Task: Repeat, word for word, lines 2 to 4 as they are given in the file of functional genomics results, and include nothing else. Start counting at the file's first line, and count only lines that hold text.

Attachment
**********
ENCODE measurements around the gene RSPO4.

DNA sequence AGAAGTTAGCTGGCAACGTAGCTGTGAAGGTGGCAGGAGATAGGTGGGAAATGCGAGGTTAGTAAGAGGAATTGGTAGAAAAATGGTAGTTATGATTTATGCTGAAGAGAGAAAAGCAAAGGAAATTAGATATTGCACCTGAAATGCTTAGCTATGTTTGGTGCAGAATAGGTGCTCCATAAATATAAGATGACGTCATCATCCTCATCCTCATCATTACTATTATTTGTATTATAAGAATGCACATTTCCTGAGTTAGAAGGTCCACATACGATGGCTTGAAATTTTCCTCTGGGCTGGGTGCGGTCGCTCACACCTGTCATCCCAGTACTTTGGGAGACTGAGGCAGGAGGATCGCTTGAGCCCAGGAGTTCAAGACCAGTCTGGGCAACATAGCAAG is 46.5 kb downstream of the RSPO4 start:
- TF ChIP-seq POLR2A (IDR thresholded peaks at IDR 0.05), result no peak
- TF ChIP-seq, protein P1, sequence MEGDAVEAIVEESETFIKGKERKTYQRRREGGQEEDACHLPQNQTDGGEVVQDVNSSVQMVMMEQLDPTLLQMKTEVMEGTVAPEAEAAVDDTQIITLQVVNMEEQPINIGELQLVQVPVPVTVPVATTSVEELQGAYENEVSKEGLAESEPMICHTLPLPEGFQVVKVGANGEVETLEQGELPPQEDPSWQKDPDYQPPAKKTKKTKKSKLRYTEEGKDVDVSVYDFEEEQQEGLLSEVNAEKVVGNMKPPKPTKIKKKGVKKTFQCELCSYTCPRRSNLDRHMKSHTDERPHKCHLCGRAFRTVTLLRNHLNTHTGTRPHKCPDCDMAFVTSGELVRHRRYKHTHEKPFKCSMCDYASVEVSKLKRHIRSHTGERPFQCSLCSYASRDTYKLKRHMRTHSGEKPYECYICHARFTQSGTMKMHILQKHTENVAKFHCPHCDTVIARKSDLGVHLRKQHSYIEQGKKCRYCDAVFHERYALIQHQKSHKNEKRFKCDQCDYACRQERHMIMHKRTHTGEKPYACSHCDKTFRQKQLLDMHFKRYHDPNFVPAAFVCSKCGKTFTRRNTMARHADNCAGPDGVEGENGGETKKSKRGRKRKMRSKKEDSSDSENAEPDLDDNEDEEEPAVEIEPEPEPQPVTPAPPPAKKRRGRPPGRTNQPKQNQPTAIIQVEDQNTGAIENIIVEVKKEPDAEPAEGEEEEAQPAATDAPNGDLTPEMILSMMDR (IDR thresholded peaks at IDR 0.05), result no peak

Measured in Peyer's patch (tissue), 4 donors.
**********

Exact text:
DNA sequence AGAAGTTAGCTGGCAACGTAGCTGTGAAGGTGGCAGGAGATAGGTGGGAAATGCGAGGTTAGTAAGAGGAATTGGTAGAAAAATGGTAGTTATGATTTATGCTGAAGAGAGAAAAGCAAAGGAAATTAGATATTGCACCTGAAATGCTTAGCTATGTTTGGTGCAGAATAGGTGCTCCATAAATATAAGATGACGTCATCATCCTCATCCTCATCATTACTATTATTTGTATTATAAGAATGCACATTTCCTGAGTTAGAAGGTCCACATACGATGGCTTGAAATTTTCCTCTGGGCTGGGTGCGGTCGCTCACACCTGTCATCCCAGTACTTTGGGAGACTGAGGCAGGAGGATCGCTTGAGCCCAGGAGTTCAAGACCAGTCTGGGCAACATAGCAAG is 46.5 kb downstream of the RSPO4 start:
- TF ChIP-seq POLR2A (IDR thresholded peaks at IDR 0.05), result no peak
- TF ChIP-seq, protein P1, sequence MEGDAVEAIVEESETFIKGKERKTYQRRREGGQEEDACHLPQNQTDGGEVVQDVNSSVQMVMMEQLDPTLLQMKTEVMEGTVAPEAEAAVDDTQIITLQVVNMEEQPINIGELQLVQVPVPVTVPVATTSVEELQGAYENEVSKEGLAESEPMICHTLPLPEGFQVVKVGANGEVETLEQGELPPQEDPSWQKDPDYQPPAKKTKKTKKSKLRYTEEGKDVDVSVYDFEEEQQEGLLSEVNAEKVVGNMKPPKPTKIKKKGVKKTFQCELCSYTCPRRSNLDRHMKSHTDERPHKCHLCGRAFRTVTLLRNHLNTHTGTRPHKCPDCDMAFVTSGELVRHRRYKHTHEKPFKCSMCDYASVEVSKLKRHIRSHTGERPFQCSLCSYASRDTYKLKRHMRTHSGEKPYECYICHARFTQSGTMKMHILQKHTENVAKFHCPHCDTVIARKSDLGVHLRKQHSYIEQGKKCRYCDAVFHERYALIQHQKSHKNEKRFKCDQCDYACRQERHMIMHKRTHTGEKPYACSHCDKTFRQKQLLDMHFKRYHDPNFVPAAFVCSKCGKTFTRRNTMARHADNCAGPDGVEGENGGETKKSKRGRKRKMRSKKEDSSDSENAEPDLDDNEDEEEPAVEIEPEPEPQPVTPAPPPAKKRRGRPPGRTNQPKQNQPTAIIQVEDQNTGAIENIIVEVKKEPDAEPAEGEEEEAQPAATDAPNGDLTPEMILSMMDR (IDR thresholded peaks at IDR 0.05), result no peak